“This poll is not measuring public opinion, but the effectiveness of a well-funded corporate strategy to destroy a category that is eroding a cash cow for Big Pharma,” he said.
But Vince Willmore, a spokesman for the Campaign for Tobacco-Free Kids, said it was “not surprising that the public wants to apply common-sense regulations to e-cigarettes” and urged the Obama administration to issue the FDA’s e-cigarette regulations as soon as possible.
The one issue the public is split on is whether to ban the sale of flavored nicotine cartridges — an issue that doesn’t have any parallel with tobacco cigarettes. Fewer than half of Americans think that’s a good idea.
Supporters argue that flavored cartridges attract young people to start using e-cigarettes, and that they will later move on to tobacco cigarettes.
The telephone poll of 1,014 adults was conducted Oct. 7-11 and has a margin of error of 3.7 percentage points.
John Dunn of Garland, Texas, a suburb of Dallas, said he has used e-cigarettes to quit smoking tobacco cigarettes. But a friend who tried the same thing got hooked on e-cigarettes.
“I think they’re pretty different, but also I’ve seen people get on the vapors and not be able to stop,” said Dunn, 33, a Democrat. He’s in favor of some regulation, including warning labels: “They should know they might get addicted.”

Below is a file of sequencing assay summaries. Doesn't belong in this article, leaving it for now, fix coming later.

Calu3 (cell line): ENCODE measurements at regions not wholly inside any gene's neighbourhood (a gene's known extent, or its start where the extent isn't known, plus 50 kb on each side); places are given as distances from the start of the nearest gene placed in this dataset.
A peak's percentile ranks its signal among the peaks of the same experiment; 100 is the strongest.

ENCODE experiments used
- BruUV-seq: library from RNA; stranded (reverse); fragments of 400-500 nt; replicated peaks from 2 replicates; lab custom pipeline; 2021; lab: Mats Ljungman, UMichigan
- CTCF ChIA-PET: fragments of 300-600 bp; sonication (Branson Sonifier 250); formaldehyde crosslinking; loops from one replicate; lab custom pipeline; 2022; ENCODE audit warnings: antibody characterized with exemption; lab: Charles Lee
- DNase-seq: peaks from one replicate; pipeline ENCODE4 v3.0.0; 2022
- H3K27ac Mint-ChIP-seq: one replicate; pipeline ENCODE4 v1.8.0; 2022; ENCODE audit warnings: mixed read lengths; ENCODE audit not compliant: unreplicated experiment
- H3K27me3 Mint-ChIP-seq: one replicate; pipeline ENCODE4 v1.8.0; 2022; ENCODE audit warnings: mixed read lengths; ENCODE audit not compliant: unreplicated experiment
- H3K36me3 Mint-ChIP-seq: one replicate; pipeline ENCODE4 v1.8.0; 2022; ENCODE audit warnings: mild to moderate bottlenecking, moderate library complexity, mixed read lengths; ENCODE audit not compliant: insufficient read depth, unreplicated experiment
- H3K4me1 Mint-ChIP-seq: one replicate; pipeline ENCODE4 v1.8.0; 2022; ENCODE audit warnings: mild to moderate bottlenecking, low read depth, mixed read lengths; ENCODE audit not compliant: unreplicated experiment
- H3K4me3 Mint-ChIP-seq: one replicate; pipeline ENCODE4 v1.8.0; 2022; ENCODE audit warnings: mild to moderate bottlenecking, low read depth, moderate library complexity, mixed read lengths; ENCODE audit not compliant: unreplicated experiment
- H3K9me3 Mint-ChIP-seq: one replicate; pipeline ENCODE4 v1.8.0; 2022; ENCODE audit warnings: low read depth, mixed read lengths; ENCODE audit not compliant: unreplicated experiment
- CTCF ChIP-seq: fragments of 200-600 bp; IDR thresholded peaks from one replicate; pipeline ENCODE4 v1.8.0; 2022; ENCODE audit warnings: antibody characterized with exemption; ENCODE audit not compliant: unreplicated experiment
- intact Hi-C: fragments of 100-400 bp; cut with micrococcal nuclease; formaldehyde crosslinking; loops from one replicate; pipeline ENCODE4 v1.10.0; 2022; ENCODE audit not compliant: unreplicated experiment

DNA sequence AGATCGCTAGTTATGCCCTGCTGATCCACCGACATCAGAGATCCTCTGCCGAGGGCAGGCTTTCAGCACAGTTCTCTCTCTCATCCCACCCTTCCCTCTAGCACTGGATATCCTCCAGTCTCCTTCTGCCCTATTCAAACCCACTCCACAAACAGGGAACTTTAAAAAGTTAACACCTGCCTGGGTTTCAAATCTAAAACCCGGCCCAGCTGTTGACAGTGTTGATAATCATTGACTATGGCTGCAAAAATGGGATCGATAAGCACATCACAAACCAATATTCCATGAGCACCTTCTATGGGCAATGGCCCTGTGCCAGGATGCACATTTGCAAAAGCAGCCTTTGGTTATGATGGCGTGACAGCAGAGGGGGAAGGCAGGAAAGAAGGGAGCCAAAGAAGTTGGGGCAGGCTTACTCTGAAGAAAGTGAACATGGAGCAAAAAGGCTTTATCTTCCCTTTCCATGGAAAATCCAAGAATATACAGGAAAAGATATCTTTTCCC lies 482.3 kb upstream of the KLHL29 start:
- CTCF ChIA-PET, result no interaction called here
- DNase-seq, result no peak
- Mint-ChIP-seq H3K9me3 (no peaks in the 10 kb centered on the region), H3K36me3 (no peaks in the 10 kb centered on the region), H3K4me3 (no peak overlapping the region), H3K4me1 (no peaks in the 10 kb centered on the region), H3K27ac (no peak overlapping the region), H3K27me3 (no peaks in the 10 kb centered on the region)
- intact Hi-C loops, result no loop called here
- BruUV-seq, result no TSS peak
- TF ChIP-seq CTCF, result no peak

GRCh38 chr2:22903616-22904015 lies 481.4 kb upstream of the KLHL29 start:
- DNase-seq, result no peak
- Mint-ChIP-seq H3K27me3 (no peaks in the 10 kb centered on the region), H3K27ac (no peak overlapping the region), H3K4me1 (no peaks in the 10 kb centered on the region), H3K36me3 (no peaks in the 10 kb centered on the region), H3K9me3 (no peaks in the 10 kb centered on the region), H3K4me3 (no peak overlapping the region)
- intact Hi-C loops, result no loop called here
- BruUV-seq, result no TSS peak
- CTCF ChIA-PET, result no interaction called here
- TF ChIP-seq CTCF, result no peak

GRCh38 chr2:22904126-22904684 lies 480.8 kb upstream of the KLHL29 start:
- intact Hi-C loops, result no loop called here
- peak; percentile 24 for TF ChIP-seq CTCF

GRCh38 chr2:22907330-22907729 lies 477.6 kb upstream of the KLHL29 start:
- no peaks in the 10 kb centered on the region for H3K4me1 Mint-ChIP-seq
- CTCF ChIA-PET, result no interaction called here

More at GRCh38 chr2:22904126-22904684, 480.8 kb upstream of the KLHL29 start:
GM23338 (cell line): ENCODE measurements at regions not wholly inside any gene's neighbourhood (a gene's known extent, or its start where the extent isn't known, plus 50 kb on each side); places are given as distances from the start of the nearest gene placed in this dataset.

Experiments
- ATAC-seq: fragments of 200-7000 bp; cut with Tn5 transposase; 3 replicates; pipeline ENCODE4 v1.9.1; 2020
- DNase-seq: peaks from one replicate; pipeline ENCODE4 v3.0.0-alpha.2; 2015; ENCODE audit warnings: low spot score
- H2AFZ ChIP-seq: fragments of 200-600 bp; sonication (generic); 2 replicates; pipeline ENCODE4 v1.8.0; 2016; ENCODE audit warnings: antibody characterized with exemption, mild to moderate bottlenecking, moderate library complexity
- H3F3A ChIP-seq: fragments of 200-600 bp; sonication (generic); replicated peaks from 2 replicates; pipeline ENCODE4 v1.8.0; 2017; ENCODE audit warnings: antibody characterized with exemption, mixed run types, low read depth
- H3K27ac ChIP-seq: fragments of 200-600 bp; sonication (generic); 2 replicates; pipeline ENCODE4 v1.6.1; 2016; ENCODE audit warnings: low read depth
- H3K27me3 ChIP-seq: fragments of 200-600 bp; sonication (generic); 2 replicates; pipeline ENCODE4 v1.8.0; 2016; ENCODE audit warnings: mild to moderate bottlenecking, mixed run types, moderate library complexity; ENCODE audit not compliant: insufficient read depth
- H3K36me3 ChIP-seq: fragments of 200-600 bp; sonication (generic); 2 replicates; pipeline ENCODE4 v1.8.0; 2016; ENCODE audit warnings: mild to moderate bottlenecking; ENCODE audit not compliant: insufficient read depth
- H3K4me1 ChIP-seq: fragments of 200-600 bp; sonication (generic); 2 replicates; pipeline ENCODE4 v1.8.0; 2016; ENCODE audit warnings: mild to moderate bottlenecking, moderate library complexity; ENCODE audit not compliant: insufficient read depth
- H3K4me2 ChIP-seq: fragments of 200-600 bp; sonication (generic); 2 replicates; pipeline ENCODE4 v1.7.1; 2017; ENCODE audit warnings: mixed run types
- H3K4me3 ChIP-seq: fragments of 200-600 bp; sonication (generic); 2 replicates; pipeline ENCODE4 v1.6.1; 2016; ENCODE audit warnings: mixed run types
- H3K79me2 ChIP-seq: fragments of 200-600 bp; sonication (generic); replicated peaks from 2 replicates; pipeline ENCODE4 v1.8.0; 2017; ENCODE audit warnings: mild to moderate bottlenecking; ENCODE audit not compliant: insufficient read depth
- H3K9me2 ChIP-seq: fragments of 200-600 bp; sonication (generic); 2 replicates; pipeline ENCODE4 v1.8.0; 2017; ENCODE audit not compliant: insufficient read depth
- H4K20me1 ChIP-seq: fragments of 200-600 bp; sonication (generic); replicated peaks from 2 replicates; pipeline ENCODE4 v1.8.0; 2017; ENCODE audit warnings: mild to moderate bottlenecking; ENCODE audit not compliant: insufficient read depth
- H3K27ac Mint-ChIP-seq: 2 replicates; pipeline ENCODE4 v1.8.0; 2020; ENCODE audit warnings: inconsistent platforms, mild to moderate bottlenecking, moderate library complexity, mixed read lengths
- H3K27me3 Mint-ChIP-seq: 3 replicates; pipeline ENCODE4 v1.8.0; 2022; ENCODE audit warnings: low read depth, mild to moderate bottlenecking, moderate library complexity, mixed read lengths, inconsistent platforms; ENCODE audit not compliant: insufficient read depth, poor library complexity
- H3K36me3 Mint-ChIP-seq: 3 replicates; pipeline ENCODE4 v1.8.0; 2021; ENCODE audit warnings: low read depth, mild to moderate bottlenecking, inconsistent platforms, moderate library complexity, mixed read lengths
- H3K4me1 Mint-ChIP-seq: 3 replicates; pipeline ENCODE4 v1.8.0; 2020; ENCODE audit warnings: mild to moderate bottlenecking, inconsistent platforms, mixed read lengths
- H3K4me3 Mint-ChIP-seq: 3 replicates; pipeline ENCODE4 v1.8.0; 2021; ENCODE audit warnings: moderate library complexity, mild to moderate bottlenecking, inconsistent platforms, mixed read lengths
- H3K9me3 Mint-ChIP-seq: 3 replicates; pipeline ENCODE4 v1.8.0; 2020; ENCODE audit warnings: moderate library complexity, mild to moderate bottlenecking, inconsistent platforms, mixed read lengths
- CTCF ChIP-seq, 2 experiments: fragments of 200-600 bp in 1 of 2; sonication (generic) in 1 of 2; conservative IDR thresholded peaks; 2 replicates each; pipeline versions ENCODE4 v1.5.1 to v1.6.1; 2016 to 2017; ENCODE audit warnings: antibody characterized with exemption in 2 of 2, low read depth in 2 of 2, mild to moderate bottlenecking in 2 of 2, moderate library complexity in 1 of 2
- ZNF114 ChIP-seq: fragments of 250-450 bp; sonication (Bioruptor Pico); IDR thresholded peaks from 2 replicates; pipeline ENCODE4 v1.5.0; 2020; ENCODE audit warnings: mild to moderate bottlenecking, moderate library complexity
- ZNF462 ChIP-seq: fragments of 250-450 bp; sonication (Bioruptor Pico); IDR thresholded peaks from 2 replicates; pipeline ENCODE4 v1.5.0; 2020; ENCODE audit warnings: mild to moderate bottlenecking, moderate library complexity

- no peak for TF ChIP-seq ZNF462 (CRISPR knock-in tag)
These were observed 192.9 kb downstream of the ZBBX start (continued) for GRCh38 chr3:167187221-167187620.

E-cigarette makers say that e-cigarettes help smokers quit, and there is some evidence from a small number of studies that they do — although scientists say more research is needed. The survey found that 38 percent of Americans believe e-cigarettes can help people quit smoking, but that 47 percent don’t think they’re effective.
At the same time, public health advocates — and government regulators such as the FDA and the Centers for Disease Control and Prevention — have strong concerns that e-cigarettes serve as a “gateway” for non-smokers to start using tobacco products. More than half of Americans — 56 percent — believe e-cigarettes make teenagers more likely to try tobacco cigarettes, according to the poll.
At a panel discussion on e-cigarettes last month, CDC Director Tom Frieden declared that e-cigarettes are “highly addictive” and that the goal should be to “keep kids away from all forms of nicotine.” The CDC reported earlier this year that e-cigarette use tripled among high-school and middle-school students from 2013 to 2014.